Please Note: This article is presented for informational purposes only and is not meant to diagnose or treat any illness. If you have any health concern, see a licensed healthcare professional in person.
Recently there’s been a lot of hype surrounding MCT oil.
Some claim it to be a miracle supplement that offers many health benefits.
But what exactly is MCT oil, and is there any evidence to support these testimonials?
Here, we look at the reported benefits of MCT oil and whether or not you should be taking it.
What is MCT Oil?
MCT oil is a supplement that’s made from medium-chain triglycerides (MCTs).
MCTs are a type of saturated fatty acid. Like all triglycerides, they are made up of three fatty acids attached to a glycerol backbone.
MCT oil itself is man-made through a process called fractionation, in which an oil is gradually cooled until it forms both liquid and solid portions.
Meanwhile, long-chain fatty acids are longer than 12 carbons and are found in nuts, seeds, oils and fatty fish. Short-chain fatty acids are shorter than 6 carbons. Most are byproducts from the breakdown of prebiotic fiber in the gut, when bacteria in the colon feed on them.
MCTs can also travel straight to the liver to be metabolized, where long-chain fatty acids must be repackaged into different types of fats before being processed by the liver. This means they are less likely to be stored as fat in the body.
However, at least one study suggests that MCTs can be absorbed in the same way as long-chain fatty acids if you eat a lot of them (3).
Is MCT Oil the Same as Coconut Oil?
Coconuts are one of the most abundant dietary sources of MCTs. It makes sense that many people think coconut oil and MCT oil are one in the same.
But the main difference comes in the amount of MCTs in the product. MCT oil is made mostly or entirely of MCTs, whereas coconut oil is about 55% MCTs.
Because it’s not made entirely of MCTs, coconut oil may not have the same reported benefits as MCT oil. However, the other fats in coconut oil have modest antioxidant benefits and may boost HDL (“good”) cholesterol, benefits you wouldn’t get from pure MCT oil.
Summary: MCT oil is a supplement made from medium-chain triglycerides (MCTs). MCTs are metabolized directly in the liver and don’t require bile or pancreatic enzymes for digestion. Unlike coconut oil, which contains about 55% MCTs, pure MCT oil is made entirely of MCTs.
How to Use MCT Oil
There are various forms of MCT oil, including liquid, capsule and powder versions.
Types of MCT Oil
- Liquid MCT Oil: Liquid MCT oil can be taken alone or mixed into drinks, yogurts, cottage cheese and other dishes. It can also be used in salad dressings and other condiments. Cooking with it isn’t recommended, due to its low smoke point.
- MCT Oil Capsules: MCT oil can also be found in the form of oral softgel capsules. Most popular brands contain around 1,000 mg of MCT oil per capsule, usually made from coconut oil.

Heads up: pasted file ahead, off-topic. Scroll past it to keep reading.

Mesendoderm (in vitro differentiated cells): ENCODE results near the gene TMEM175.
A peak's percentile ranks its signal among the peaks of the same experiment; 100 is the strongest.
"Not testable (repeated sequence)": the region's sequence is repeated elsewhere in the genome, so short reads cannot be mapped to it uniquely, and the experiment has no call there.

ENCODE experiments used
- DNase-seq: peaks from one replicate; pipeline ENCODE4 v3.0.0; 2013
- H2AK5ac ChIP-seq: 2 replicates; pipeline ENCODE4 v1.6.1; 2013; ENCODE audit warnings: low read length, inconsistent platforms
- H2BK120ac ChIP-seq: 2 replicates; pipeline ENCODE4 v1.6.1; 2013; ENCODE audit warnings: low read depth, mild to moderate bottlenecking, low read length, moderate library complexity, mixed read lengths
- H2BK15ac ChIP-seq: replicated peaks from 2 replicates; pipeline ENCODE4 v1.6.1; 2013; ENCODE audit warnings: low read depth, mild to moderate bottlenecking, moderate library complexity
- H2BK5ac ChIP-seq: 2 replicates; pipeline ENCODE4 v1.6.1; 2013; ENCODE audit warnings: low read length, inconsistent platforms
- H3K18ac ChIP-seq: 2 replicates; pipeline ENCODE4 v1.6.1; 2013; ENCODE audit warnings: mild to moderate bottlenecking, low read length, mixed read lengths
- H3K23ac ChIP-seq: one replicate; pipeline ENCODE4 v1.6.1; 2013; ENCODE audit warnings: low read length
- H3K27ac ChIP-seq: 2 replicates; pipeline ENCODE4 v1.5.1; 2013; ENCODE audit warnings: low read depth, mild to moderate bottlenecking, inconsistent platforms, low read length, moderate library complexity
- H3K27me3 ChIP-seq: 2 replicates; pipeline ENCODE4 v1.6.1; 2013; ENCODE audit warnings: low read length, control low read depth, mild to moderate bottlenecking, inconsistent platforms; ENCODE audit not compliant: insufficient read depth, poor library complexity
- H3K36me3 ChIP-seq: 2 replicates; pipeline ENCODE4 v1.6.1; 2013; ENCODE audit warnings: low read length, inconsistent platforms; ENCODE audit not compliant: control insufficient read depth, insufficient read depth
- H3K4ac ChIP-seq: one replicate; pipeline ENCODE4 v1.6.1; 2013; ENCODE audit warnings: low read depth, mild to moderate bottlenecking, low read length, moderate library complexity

- MCT Oil Powder: MCT powder is typically mixed into drinks. Some brands offer pure powdered MCT oil. Other brands include starches or fiber powders for texture and other reported health benefits.
The best type of MCT oil mostly depends on personal preference. For example, some people like the portability and convenience of MCT powder, but find that the powders can be more expensive or contain more additives than the liquid oil.
Bulletproof Coffee has become a popular way to take MCT oil.
It’s a breakfast meal replacement drink that’s made by blending 1-2 tablespoons of grass-fed butter and 1 teaspoon to 2 tablespoons of MCT oil into 8-12 ounces (235-355 milliliters) of black coffee.
Proponents of Bulletproof Coffee say that it reduces cravings, boosts energy and burns fat. However, no formal studies have looked at Bulletproof Coffee specifically.
From a nutritional standpoint, one cup of Bulletproof Coffee may contain up to 52 grams of fat and 465 calories. This is a lot of fat to start off your day, particularly if your fat intake continues to be moderate or high throughout the rest of the day.
If you decide to try MCT oil, I’d recommend limiting yourself to no more than 2 tablespoons per day, and only to replace other fats. There’s no need to add butter on top of that MCT oil.
Summary: MCT oil comes in liquid, capsule or powder form. MCT powder may be more portable and convenient than the liquid version, but also tends to have more additives. Bulletproof Coffee is also a popular way to take MCT oil, but no formal studies have looked into its purported benefits of reducing cravings and boosting energy.
Reported Benefits of MCT Oil
MCT oil has become extremely popular as a supplement to help with weight loss and certain chronic health conditions.
Let’s take a look at some of its more popular claims.
MCT oil has been heralded by some online sources as a weight loss miracle.
But evidence is somewhat mixed. Small studies suggest that it boosts metabolism, at least temporarily. MCTs have also been linked with increased levels of the hormones leptin and peptide YY, both of which are thought to help you feel full (7, 8, 9).
Another handful of small studies show that MCT oil at breakfast reduces calorie intake at lunch. This is compared to breakfasts that include equal calories of long-chain fatty acids or no added fats at all.
Evidence is also mixed on MCT oil’s direct impact on weight loss.
According to a few small studies, MCT oil only has a small advantage over long-chain fatty acids in terms of weight loss. In fact, less than half of the studies analyzed in one meta-analysis found that MCT oil offered no weight loss benefit (10, 11, 15).
Overall, MCT oil can’t be recommended for weight loss at this time. Studies to date have been small, and their findings mixed.
You’ve probably heard of ketones in relation to the trendy ketogenic “keto” diet.
The keto diet has actually been used for decades in children with epilepsy, as it can cut the number of their seizures by up to half (16).
Because MCTs can be broken down into ketones more easily than long-chain triglycerides, MCT oil has been used to treat some patients with severe epilepsy.
In the 1970s, a physician developed an updated version of the keto diet. Known as the MCT Ketogenic Diet, this version obtained a higher percentage of fats in the form of MCT oil.
The recommended percentage of calories from MCT oil has changed over the years, ranging from 30-60%. The idea is to bring on nutritional ketosis without strictly limiting carbohydrates and protein.